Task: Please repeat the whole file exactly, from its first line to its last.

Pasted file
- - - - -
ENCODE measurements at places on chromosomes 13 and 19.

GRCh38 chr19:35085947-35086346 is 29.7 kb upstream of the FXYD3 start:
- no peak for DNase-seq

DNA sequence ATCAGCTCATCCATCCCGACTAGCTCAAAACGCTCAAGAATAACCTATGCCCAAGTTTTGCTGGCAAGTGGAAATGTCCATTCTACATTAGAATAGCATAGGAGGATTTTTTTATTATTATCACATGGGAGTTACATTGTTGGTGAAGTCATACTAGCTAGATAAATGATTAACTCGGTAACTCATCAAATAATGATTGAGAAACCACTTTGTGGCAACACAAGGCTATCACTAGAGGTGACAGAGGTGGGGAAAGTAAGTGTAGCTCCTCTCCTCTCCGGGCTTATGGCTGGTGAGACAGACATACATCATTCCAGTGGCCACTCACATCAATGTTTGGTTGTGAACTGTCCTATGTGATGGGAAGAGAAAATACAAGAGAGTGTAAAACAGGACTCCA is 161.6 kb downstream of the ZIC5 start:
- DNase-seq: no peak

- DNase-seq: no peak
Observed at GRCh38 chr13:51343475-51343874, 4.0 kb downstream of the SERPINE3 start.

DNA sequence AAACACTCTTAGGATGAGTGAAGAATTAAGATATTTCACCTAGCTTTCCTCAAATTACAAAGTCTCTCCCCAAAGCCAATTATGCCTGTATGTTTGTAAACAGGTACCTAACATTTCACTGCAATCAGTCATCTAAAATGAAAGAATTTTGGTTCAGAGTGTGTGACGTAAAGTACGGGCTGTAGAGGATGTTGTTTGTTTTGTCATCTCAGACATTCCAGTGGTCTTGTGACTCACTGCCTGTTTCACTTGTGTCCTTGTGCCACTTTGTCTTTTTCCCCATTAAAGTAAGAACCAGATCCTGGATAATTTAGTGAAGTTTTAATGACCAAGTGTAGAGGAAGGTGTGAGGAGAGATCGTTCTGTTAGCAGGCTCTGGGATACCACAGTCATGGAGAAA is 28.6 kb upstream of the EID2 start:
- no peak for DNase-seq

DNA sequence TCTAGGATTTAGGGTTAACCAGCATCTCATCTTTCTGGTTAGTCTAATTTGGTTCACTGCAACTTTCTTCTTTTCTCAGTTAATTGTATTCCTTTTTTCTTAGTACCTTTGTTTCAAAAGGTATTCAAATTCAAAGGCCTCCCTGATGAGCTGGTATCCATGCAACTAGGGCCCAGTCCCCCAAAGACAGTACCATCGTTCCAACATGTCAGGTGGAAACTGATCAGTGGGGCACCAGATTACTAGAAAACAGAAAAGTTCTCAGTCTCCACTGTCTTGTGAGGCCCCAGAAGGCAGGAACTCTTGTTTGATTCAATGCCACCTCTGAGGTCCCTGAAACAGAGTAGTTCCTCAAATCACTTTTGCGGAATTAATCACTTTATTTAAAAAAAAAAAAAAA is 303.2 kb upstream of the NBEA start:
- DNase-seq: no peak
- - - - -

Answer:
ENCODE measurements at places on chromosomes 13 and 19.

GRCh38 chr19:35085947-35086346 is 29.7 kb upstream of the FXYD3 start:
- no peak for DNase-seq

DNA sequence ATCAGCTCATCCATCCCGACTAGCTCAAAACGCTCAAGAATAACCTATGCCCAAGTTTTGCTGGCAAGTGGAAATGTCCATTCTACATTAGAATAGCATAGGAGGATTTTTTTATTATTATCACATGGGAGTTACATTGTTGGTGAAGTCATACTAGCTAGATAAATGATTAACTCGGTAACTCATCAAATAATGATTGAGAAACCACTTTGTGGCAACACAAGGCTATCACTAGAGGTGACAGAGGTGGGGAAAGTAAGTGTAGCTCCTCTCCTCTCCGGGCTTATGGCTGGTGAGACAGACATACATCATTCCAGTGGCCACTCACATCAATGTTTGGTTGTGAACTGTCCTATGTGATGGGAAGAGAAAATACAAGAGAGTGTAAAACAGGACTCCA is 161.6 kb downstream of the ZIC5 start:
- DNase-seq: no peak

- DNase-seq: no peak
Observed at GRCh38 chr13:51343475-51343874, 4.0 kb downstream of the SERPINE3 start.

DNA sequence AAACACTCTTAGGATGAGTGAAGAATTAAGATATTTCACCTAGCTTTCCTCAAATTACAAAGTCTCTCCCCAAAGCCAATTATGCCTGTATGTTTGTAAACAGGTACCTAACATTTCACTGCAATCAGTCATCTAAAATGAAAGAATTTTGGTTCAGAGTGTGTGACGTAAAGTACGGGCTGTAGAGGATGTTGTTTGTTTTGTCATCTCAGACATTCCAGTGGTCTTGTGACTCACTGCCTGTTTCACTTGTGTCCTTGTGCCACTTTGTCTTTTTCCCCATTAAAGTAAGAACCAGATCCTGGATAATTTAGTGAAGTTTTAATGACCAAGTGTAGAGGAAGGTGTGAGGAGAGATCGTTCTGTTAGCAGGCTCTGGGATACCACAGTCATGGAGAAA is 28.6 kb upstream of the EID2 start:
- no peak for DNase-seq

DNA sequence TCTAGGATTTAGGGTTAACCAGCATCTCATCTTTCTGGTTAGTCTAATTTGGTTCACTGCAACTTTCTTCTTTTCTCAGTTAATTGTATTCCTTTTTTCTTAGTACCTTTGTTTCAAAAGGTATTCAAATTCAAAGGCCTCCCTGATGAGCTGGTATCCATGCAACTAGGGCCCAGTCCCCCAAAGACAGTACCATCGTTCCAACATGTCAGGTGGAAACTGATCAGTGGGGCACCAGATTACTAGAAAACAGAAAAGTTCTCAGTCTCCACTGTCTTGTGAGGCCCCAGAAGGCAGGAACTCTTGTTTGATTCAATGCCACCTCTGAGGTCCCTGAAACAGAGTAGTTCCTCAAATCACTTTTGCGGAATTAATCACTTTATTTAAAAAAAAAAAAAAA is 303.2 kb upstream of the NBEA start:
- DNase-seq: no peak